Arriving at GaiaGarden in Sweden on Thursday, there was much to be done, including putting up awnings around the ceremonial area, and to cover the place where food would be served. There were also wooden benches to make for 150 people. Luckily, we had Melchior, who handles a circular saw and an electric screwdriver like Jimi Hendrix played guitar. It was awesome to see.
A fire-pit was made with a circle of stones around it. Morten didn’t believe the compass on my phone for marking out the directions. I wanted to believe because it showed there to be a garden gnome hiding in the bushes at the North. Next day, we came back with Morten’s mechanical compass. It disagreed with my phone, so we had a gnome in the North-East, which was fine.
Birch logs were ported across from the log store by wheelbarrow. Many trips were needed before a good pile of logs was made. A basket of kindling was gathered from the woods and all was ready for our sacred fire to be lit.
We rigged up a green tarpaulin over the stage, between timber posts at the front and a set of goalposts at the back. If musicians were not too tall, they’d be OK. Guy Bijl said “We play sitting down, we’ll be fine.” We tried a straight Birch branch to hold the tarpaulin up, but settled for rope rafters in the end, which worked pretty well. With coloured lights hung from them, the stage looked pretty good. Maybe more early 70s free festival than 21st century Glastonbury, but pretty good.
Meanwhile, Morten roped off almost everywhere with striped ribbons. A sign appeared saying Seremoniplass so that we would know the way, and all was ready.
Vehicles began to arrive, tents sprang from the ground like giant mushrooms, and the Gathering steadily grew. By the time of the opening ceremony at 6pm, we must have been about 80 strong. During the opening ceremony, the sacred fire was lit, always a nervous moment as I’ve seen a lot of matches fail to strike and lighters refuse to work over the years. Not this time though. The fire kindled quickly and burnt well.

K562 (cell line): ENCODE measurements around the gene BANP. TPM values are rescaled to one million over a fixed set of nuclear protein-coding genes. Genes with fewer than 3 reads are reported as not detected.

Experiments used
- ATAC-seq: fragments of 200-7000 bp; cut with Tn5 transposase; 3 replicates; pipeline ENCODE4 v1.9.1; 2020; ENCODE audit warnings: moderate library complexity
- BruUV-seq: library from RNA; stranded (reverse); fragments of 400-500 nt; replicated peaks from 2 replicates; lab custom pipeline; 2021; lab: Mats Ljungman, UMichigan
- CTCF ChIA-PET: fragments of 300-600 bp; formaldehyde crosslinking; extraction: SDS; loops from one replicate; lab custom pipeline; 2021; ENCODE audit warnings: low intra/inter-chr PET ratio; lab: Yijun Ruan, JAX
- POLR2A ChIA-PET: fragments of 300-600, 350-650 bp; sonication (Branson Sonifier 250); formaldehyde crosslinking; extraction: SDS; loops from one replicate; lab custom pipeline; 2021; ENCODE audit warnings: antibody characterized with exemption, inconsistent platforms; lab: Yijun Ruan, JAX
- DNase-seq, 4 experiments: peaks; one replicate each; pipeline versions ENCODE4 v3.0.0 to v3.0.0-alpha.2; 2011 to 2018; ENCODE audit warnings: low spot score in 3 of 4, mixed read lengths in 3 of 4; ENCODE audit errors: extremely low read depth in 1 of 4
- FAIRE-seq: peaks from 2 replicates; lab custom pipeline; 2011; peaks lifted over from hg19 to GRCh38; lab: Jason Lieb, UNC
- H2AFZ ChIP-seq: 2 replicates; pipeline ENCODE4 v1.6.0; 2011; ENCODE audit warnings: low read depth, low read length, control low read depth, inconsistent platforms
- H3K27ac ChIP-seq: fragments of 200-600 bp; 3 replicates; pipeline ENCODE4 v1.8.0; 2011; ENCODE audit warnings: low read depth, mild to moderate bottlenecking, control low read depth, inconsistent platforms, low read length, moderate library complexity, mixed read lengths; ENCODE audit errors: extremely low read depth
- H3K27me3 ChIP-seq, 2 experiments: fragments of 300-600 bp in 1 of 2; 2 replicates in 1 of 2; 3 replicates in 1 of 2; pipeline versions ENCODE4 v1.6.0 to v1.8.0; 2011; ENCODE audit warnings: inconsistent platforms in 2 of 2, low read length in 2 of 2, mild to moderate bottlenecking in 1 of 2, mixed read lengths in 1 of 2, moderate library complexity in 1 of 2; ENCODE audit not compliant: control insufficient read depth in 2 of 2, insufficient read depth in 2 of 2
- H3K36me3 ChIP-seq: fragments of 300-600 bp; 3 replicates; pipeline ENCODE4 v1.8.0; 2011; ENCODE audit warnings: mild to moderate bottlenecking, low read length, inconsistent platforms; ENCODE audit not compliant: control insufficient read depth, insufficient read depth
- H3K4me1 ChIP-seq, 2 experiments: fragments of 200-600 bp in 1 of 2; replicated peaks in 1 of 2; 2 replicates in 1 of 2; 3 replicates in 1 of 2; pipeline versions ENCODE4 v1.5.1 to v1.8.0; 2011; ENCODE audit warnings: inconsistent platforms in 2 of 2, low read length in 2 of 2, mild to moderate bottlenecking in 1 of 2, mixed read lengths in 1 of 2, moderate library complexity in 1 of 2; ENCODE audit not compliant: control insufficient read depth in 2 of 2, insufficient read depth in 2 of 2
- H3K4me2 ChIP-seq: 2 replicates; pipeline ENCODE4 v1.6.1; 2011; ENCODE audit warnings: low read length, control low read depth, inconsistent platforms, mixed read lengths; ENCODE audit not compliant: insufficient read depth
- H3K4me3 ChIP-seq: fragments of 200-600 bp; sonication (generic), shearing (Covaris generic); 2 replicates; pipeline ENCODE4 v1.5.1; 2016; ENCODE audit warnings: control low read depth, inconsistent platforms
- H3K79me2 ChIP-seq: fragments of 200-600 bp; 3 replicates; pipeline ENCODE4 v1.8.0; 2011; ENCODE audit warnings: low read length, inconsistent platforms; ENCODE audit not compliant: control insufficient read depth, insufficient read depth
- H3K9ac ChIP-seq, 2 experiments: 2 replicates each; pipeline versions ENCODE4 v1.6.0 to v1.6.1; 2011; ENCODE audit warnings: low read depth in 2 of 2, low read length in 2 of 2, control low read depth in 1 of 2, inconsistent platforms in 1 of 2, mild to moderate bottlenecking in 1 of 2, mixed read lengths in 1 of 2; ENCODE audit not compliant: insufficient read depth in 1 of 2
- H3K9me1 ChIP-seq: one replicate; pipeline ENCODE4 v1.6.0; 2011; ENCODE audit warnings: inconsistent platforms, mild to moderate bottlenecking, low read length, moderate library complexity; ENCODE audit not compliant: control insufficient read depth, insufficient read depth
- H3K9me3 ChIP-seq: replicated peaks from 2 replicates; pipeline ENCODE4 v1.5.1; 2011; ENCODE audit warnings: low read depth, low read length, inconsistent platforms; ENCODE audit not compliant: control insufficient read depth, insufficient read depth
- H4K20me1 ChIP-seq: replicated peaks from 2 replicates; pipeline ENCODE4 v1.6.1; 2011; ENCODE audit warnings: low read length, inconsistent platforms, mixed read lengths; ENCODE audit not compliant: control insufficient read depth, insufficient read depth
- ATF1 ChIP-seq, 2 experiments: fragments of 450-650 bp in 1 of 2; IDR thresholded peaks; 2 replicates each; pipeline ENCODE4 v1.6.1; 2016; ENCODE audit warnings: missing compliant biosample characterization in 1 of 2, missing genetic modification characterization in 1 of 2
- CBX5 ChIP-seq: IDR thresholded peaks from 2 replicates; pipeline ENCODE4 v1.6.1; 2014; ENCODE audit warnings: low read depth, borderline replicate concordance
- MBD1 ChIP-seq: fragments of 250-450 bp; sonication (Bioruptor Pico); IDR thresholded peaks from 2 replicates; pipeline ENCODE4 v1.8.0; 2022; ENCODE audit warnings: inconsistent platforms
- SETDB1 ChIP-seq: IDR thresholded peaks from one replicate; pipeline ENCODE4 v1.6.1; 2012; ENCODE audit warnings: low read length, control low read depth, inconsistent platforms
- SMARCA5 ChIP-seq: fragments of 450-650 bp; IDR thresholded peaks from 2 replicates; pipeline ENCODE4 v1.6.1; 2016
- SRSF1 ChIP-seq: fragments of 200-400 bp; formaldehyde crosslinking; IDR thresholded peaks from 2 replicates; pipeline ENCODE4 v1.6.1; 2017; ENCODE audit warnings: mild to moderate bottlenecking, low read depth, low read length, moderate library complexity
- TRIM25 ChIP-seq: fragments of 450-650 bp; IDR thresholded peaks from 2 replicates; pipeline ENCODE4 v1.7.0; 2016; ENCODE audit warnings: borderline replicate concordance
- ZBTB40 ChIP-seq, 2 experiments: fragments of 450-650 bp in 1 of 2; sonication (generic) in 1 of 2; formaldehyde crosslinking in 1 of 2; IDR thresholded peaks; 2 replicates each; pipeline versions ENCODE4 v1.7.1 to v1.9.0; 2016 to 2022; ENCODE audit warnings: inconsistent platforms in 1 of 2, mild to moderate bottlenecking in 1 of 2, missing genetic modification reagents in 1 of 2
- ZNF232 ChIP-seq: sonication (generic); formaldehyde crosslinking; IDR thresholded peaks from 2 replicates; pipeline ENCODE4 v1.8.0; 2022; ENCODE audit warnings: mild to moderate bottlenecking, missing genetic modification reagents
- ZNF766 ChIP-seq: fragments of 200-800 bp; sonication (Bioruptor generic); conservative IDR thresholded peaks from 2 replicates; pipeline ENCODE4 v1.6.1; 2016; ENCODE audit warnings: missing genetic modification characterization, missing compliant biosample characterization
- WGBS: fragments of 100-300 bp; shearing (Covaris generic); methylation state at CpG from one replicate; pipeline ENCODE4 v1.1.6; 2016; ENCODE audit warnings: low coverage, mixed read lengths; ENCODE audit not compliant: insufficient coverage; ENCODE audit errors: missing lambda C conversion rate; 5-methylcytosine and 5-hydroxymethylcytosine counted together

A second fire had already been burning a few yards away, and a large pot full of chaga had been brewing on it, tended by Morten, Louise and Kyrre Franck. This meant that we could flow straight from the opening ceremony into a chaga healing ceremony, during which we sent out prayers for healing to those in need. Then there was a fifteen minute break before our Druid Midsummer ceremony.
We based our ceremony on traditional Midsummer celebrations in Cornwall, where hilltop fires survived 1500 years of Christianity, died out briefly in the 1890s, but were revived in the 1920s. Part of the tradition there is for fitter folk to take part in a Serpent Dance, linking hands and running through the streets in towns, or around the bonfires. Torches lit from the fires are then carried through the fields to bring the cleansing blessing of the sacred flames to crops and animals.
This video contains a version of the traditional ceremony. The sound quality isn't brilliant, but there's a lengthy section where the Lady of Flowers attempts to lob her garland of herbs onto the fire which is quite fun...
We’re always a little nervous before a ceremony, wondering how it’s going to go. Bringing one of our ceremonies to a shamanic gathering in Sweden, we were even more nervous. How would people react? We had no idea. All was good, because the people who came to the weekend were so wonderful, with such good humour, and willing to join wholeheartedly with all that was on offer.
Of course, we included typical pieces of Druid ritual, opening with the Call for Peace, chanting the Awen, the flowing spirit of inspiration (which may have increased the rain a little), holding hands to swear the Oath of Peace. Arthur and Kyrre helped us with calls to the quarters. We thought Arthur would be good for the North, since his name comes from Arctorus, the Bear, and the Bear is the animal we associate most with the North. Kyrre called to the spirits of Water in the West. We included Rudyard Kipling’s ‘The Tree Song,’ which has been adopted by a lot of Druids and other Pagans as a Midsummer anthem. I think we did OK?